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Expert: A Sea of Plastic Destroying Oceans

November 14, 2011

HARTFORD, Conn. - We live in a sea of plastic these days: plastic bags from the grocery store, water bottles, and packaging and junk of all kinds. There's a real sea of plastic, too: five huge, Texas-sized garbage patches of discarded plastic in the world's oceans.

Captain Charles Moore is credited with discovering one of the massive areas of floating waste. He says the majority of the trash originates as plastic bags and wrappings and, while they can't pinpoint exactly where most of it is coming from, it is an enormous problem.

"It's got to the point where this global throw-away lifestyle has had an effect on the world ocean, and it's turned it into what I call a plastic soup. "

Not only is the plastic mess that takes up an estimated 40 percent of the world's oceans unsightly, but Moore says sea creatures are eating the shards of plastic, and in turn, humans are eating those fish.

Moore says the garbage patches are located in the North and South Atlantic, North and South Pacific, and the Indian Ocean, and there's lots of garbage floating in areas in between.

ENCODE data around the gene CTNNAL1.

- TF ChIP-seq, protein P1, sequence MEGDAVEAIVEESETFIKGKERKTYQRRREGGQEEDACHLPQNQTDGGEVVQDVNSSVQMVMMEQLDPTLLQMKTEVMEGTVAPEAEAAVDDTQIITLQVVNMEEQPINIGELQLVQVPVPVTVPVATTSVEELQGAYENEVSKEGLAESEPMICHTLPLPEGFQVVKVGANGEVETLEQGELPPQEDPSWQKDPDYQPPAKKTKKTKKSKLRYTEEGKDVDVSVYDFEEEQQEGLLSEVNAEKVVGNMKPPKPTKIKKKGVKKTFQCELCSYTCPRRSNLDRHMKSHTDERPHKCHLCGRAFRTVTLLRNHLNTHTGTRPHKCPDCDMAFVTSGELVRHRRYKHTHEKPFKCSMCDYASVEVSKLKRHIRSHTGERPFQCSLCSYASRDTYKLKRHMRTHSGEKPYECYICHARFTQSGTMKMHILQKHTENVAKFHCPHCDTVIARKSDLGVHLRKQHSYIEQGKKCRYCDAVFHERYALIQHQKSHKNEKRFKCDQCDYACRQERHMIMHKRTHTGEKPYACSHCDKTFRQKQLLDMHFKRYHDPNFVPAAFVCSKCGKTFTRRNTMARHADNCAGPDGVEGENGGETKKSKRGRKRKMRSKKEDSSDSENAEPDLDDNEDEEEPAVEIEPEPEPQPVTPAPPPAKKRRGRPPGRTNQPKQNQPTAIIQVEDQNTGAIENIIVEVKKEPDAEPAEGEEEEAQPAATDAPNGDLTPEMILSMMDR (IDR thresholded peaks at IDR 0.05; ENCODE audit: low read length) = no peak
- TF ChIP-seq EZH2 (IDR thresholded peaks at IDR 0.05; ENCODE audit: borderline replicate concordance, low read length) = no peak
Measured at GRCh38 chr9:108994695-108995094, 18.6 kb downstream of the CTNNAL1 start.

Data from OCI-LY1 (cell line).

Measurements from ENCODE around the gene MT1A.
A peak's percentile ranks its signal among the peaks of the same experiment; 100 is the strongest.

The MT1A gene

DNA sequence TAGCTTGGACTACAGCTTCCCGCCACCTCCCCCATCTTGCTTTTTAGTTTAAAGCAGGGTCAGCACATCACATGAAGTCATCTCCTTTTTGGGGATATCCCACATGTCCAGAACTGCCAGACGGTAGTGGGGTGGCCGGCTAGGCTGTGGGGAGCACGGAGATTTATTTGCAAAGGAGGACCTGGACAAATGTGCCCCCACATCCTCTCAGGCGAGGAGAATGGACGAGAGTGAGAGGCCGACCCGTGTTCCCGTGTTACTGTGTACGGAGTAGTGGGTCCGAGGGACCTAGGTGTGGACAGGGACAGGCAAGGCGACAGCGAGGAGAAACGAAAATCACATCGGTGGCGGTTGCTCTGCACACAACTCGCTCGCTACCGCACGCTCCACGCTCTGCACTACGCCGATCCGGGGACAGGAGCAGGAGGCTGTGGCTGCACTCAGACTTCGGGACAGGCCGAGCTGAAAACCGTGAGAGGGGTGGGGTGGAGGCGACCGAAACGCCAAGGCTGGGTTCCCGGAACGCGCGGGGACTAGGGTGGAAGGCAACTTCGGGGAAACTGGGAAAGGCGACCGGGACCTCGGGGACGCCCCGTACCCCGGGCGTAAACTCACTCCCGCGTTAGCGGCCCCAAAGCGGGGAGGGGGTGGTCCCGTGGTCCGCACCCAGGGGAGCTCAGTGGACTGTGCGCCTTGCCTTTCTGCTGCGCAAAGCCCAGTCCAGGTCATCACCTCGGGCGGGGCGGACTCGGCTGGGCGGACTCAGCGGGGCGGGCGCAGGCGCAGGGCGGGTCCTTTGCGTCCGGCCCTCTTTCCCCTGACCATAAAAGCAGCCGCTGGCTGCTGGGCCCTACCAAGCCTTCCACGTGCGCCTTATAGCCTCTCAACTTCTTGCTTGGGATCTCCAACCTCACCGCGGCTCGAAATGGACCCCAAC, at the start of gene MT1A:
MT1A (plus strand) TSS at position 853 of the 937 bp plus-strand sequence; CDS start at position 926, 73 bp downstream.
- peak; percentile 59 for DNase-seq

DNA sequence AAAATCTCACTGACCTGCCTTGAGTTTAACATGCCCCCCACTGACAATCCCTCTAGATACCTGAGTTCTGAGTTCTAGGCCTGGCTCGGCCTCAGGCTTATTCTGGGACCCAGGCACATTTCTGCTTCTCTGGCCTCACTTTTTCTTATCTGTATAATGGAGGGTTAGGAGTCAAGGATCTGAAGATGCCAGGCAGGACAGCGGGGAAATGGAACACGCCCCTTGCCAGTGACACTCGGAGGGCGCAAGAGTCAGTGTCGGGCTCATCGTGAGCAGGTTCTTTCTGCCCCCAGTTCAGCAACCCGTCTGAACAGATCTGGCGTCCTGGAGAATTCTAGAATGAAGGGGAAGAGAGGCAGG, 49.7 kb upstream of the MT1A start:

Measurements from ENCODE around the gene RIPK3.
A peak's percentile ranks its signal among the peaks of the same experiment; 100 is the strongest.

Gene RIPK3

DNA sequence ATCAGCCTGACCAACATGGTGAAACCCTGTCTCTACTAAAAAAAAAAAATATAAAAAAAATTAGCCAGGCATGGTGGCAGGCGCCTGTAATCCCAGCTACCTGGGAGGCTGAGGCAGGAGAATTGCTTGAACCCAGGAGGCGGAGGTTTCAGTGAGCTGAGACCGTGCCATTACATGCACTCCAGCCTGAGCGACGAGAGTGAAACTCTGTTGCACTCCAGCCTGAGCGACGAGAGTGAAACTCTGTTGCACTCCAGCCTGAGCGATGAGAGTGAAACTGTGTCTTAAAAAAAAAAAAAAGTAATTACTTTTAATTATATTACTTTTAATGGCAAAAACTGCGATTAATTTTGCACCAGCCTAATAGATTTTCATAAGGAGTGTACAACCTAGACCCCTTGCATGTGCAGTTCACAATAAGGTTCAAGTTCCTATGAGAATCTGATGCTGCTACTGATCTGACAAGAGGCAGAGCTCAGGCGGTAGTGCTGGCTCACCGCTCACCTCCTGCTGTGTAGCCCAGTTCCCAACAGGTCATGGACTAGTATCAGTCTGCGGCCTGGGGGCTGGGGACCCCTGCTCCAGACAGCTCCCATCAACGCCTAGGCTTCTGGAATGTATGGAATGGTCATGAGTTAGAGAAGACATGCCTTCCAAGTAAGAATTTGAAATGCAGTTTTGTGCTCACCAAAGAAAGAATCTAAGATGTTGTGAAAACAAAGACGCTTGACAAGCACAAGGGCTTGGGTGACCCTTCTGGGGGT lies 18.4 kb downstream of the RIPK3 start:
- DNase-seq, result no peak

He says there's not much that can be done about what's already there.

"You're not going to be able to economically retrieve the stuff out of the ocean. In general, our trash needs to be kept on land. We're not going to get it out of the ocean."

Moore says the one thing everybody can do is at least take a single first step.

"Bring your own cup to the coffee bar, bring your own bag to the store. Do as much as you can to create the awareness amongst those people you deal with that there's a problem here."

Captain Moore created the Algalita Marine Research Foundation in 1994 and is on a tour promoting his just-published book about his discovery of the "plastic ocean" and how it has led him to go from environmentalist to activist.

Mark Scheerer, Public News Service - CT